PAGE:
Hilariously enough, even after taking the 10% loss for a return, I was able to get a Lenovo laptop with higher specs at no extra cost. Admittedly, it was on sale at the time; I believe it had a regular price about 100 USD higher than the mac. But I got 2GiB additional ram, a slightly faster processor, better video card, and, you know, an interface that doesn't suck.

Oh, and a matte screen. I love my matte screen.

The only downside is a smaller hard-drive, which I can live with.

All things considered, I suspect equivalent hardware is generally in the same price bracket. Apple prefers to depict themselves as a vendor of high-end computers. In the past, it was certainly true that they were more expensive. The perception may have just stuck around because of inertia, the lack of low-end Apple computers, and because it serves their purposes.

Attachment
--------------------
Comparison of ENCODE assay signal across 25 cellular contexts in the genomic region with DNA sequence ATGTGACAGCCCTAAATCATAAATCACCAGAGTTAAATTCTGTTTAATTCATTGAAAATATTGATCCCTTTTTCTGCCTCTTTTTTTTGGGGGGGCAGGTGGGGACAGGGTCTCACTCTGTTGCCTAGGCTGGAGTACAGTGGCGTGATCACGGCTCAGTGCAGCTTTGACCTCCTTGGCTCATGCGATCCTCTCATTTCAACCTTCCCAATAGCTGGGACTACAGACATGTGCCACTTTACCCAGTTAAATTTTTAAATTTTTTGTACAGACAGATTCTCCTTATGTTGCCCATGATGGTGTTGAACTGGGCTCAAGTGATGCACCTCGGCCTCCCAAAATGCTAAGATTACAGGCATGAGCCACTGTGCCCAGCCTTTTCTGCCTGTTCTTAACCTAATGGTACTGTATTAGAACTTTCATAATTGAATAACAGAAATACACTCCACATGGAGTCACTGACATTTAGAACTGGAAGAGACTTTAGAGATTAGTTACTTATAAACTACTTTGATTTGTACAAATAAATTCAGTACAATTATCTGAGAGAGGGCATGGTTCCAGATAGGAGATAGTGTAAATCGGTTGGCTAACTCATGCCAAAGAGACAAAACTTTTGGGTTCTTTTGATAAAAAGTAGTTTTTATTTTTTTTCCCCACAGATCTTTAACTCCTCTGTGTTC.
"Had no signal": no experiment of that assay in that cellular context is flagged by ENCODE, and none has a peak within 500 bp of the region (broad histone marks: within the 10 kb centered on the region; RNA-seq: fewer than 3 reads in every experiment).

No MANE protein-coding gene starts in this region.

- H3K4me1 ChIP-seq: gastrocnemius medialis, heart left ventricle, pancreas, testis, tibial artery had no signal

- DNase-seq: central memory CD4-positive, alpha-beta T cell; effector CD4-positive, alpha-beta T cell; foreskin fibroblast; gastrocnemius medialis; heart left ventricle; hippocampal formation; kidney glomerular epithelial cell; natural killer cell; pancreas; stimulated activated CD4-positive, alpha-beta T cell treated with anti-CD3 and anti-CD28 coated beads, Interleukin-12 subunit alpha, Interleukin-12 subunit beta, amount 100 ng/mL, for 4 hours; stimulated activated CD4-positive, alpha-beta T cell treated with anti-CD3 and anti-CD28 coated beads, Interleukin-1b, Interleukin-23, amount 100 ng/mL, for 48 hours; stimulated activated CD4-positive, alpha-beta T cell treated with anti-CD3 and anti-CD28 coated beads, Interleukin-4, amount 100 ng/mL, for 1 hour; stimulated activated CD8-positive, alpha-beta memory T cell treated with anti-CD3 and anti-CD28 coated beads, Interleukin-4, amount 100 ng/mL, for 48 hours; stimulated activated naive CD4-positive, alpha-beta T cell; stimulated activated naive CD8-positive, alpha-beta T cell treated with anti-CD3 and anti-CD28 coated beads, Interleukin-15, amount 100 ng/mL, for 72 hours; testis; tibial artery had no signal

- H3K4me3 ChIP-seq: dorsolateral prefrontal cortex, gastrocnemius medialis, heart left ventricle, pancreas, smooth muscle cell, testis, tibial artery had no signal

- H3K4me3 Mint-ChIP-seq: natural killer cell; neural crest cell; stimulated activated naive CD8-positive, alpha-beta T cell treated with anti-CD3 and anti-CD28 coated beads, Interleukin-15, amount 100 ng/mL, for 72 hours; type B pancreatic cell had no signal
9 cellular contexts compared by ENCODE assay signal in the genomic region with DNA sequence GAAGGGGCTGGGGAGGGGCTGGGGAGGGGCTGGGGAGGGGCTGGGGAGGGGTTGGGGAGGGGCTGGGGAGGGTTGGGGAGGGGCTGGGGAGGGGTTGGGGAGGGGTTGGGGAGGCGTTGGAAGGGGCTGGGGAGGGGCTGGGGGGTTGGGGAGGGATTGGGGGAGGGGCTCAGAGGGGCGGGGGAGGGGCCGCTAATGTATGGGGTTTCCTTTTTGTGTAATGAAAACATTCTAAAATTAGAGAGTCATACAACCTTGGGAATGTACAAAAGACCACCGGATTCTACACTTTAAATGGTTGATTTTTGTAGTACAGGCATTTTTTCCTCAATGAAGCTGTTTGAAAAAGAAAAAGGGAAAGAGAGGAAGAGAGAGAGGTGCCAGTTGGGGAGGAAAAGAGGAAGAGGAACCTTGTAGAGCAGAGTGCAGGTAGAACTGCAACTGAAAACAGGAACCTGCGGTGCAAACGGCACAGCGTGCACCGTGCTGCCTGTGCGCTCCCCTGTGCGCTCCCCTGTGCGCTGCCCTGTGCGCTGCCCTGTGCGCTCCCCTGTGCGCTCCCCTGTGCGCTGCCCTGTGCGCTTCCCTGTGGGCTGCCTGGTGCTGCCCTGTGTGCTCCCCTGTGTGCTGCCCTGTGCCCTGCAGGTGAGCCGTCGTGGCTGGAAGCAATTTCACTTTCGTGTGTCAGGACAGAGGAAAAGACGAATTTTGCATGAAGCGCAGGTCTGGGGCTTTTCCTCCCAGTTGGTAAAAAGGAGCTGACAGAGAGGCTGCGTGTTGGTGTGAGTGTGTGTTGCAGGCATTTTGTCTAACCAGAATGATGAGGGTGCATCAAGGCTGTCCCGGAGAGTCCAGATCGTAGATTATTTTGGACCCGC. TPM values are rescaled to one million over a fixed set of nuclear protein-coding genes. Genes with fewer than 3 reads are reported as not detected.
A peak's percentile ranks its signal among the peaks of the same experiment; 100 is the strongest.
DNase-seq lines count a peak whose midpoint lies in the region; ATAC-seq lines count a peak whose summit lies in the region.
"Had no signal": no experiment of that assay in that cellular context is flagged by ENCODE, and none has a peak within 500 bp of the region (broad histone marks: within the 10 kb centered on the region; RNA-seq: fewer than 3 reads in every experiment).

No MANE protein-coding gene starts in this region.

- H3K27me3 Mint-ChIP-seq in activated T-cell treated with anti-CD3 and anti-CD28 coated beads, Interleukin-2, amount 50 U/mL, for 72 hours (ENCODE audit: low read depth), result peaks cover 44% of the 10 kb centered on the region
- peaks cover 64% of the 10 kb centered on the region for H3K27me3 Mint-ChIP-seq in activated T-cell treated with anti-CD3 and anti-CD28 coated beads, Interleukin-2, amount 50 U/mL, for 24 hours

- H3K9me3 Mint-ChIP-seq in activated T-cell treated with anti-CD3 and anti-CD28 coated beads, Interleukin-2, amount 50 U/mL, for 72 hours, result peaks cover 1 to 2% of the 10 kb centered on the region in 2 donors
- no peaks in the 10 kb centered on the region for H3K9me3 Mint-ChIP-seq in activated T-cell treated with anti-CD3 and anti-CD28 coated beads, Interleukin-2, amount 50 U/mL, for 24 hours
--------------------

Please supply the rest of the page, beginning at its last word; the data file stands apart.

Of course, I went and installed Ubuntu.:smallbiggrin:

Ichneumon
2009-11-01, 02:45 AM
Small things? Let me tell you something; I had a mac-book for all of two days before I returned it, and yes, I took a loss in doing so. Why? Because the keyboard was an unredeemable failure of function and ergonomics (HOME! END!) and it lacked a trackpoint style mouse. In highschool, when I was forced to work on apple desktops, I actually went so far as to bring a keyboard from home. It's not that I'm some ergonomics nut--they keyboard I brought was a cheapo-generic model I pulled from some scrap-heap--but the totally flat Apple keyboards with virtually no key-movement just aren't comfortable.

Well, I agree the keyboard lay-out needs time to getting used to, but now I'm used to it, I can't say I find it that much of a problem and use it quite intuitively. To be honest, I've never used a ""track-point mouse", never heard of it, so I don't know how much of a loss it is.